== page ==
Coordinated programs include 1,200 hours of pre-professional experience. Students typically spend their junior and senior years (or the equivalent) completing the program.
Students who enroll in didactic programs typically compete for internships as they are nearing graduation. There are two ways to secure an internship. One is to be pre-selected. A prospective intern may be pre-selected for any of several reasons. The person may have completed an undergraduate program at the institution or may have been admitted as a graduate student. He or she may be an employee of the institution. Students who are not pre-selected participate in a computer matching process. Students who do not match to internships sometimes complete a different type of pre-professional experience: an Individualized Supervised Practice Pathway, or ISPP. This is more structured than simply supervised experience.
Examination comes after supervised practice has been completed. Eligibility must be verified. At this point, the candidate can schedule through Pearson VUE. Candidate handbooks are available from the Commission on Dietetic Registration (https://www.cdrnet.org/).
Registered Dietitians must participate in professional development in order to maintain their credentials.
Achieving CNS Certification
A CNS must have a graduate degree in a nutrition or healthcare discipline (http://nutritionspecialists.org/). The requirement is fairly broadly interpreted. The candidate must meet minimum coursework requirements. He or she will need to complete an approved supervised practice experience. Like the CDR, the Certification Board has a specific set of requirements for experience. However, requirements are not the same.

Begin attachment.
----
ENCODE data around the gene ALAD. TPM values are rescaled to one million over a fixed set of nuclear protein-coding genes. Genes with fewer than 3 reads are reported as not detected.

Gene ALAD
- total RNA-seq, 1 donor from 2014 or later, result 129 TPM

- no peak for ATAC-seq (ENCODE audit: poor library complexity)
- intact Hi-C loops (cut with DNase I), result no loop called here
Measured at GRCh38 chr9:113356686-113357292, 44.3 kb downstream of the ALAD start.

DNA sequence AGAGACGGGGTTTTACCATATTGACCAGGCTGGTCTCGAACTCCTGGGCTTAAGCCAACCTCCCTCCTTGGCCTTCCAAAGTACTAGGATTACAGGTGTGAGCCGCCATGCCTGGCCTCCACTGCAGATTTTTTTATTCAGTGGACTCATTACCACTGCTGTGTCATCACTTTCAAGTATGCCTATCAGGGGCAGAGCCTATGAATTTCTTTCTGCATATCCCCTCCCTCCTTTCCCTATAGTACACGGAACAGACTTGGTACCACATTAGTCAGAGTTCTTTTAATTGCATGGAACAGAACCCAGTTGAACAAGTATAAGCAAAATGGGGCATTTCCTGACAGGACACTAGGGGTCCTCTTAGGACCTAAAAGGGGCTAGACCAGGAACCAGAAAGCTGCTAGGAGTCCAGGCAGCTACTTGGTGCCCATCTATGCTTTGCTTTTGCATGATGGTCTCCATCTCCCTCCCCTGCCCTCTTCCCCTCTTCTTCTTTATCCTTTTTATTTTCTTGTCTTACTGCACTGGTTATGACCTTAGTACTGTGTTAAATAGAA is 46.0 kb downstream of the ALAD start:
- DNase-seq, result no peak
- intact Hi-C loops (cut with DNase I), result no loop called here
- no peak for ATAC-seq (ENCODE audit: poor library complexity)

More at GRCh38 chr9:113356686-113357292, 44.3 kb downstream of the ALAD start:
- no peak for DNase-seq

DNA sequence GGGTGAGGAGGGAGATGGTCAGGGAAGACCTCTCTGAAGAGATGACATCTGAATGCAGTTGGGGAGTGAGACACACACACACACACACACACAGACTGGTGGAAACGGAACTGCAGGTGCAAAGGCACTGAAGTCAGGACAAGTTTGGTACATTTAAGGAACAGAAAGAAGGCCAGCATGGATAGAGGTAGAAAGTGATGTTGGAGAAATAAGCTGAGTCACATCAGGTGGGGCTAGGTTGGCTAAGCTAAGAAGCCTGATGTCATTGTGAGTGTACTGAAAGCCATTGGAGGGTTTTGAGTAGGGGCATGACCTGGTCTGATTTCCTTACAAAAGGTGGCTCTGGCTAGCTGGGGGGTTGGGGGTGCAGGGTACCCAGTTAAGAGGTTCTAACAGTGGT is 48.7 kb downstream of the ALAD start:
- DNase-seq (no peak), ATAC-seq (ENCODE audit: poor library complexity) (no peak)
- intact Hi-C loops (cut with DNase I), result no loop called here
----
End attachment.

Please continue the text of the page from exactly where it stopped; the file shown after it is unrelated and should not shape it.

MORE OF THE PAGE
Certification is by examination. The Certification Board, unlike the CDR, will allow students to test before completing their supervised practice requirement. The examination is, however, currently administered just twice a year.
Virginia’s dietitians are under the authority of the Board of Health Professions, though the Board’s regulatory functions do not include issuance of licenses (https://www.dhp.virginia.gov/bhp/default.htm). The Board can be reached by telephone at (804) 367-4403 or by email at ‘bhp at dhp.virginia.gov’.
Dietitian and nutrition requirements are governed by law and regulation (https://www.dhp.virginia.gov/bhp/bhp_regs.htm). The law, originally filed in 1995, underwent revision in 2016.